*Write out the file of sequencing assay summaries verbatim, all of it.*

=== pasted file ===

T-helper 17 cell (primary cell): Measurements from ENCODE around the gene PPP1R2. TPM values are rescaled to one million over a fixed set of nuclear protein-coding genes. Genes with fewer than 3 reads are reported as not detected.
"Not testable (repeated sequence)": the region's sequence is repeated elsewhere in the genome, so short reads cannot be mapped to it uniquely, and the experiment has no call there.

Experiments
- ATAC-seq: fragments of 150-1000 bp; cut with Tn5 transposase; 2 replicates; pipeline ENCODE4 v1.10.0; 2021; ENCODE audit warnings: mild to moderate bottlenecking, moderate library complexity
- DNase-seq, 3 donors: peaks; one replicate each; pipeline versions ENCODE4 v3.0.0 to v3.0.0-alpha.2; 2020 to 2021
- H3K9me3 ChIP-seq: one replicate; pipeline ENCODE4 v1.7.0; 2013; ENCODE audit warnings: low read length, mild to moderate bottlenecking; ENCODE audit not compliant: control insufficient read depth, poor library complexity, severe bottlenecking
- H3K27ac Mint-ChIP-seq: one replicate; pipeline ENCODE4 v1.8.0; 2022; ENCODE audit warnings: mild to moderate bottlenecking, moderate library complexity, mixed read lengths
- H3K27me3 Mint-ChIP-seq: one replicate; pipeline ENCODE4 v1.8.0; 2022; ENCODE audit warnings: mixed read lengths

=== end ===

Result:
T-helper 17 cell (primary cell): Measurements from ENCODE around the gene PPP1R2. TPM values are rescaled to one million over a fixed set of nuclear protein-coding genes. Genes with fewer than 3 reads are reported as not detected.
"Not testable (repeated sequence)": the region's sequence is repeated elsewhere in the genome, so short reads cannot be mapped to it uniquely, and the experiment has no call there.

Experiments
- ATAC-seq: fragments of 150-1000 bp; cut with Tn5 transposase; 2 replicates; pipeline ENCODE4 v1.10.0; 2021; ENCODE audit warnings: mild to moderate bottlenecking, moderate library complexity
- DNase-seq, 3 donors: peaks; one replicate each; pipeline versions ENCODE4 v3.0.0 to v3.0.0-alpha.2; 2020 to 2021
- H3K9me3 ChIP-seq: one replicate; pipeline ENCODE4 v1.7.0; 2013; ENCODE audit warnings: low read length, mild to moderate bottlenecking; ENCODE audit not compliant: control insufficient read depth, poor library complexity, severe bottlenecking
- H3K27ac Mint-ChIP-seq: one replicate; pipeline ENCODE4 v1.8.0; 2022; ENCODE audit warnings: mild to moderate bottlenecking, moderate library complexity, mixed read lengths
- H3K27me3 Mint-ChIP-seq: one replicate; pipeline ENCODE4 v1.8.0; 2022; ENCODE audit warnings: mixed read lengths